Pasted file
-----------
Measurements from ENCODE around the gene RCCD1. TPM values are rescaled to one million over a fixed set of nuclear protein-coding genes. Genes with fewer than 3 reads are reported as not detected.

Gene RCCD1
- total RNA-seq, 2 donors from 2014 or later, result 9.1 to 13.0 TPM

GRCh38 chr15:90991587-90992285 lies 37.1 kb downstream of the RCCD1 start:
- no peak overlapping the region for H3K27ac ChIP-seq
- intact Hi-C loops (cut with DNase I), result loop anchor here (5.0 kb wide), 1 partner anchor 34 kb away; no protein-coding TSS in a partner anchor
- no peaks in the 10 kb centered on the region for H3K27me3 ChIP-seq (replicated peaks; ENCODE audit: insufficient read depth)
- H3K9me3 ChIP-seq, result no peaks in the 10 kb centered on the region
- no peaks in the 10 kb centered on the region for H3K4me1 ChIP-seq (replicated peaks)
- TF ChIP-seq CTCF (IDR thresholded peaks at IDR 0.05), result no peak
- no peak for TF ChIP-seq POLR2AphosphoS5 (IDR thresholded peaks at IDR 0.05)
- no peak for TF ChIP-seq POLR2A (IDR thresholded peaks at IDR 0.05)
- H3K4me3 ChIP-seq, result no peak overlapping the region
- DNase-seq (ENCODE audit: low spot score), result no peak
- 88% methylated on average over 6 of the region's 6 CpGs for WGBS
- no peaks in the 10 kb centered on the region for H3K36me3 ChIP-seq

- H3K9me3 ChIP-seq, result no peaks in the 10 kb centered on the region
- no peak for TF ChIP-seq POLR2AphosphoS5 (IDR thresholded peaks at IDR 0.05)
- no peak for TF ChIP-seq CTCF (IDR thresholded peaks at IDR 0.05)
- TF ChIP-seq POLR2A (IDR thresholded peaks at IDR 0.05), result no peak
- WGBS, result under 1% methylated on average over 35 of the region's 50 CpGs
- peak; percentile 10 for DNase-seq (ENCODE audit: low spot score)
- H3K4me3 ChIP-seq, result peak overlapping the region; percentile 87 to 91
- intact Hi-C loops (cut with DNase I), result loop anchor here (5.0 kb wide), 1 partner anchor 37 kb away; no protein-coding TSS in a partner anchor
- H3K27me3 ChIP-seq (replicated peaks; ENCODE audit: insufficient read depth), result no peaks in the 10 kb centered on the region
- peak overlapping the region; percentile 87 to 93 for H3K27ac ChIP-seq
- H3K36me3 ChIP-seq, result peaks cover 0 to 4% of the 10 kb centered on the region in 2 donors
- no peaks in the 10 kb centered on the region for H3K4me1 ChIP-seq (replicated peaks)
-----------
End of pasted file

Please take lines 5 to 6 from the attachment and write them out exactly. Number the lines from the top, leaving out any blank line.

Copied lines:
- no peak overlapping the region for H3K27ac ChIP-seq
- intact Hi-C loops (cut with DNase I), result loop anchor here (5.0 kb wide), 1 partner anchor 34 kb away; no protein-coding TSS in a partner anchor